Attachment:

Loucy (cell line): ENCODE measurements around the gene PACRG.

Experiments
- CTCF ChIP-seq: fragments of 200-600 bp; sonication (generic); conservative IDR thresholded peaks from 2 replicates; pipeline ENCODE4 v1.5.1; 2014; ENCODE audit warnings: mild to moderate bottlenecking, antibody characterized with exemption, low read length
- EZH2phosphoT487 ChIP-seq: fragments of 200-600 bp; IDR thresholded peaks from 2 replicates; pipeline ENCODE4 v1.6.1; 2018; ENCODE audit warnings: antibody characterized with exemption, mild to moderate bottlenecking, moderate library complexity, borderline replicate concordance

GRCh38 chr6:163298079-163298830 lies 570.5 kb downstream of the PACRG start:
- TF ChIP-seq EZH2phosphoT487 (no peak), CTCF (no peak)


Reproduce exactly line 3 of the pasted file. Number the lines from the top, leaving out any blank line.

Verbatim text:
- CTCF ChIP-seq: fragments of 200-600 bp; sonication (generic); conservative IDR thresholded peaks from 2 replicates; pipeline ENCODE4 v1.5.1; 2014; ENCODE audit warnings: mild to moderate bottlenecking, antibody characterized with exemption, low read length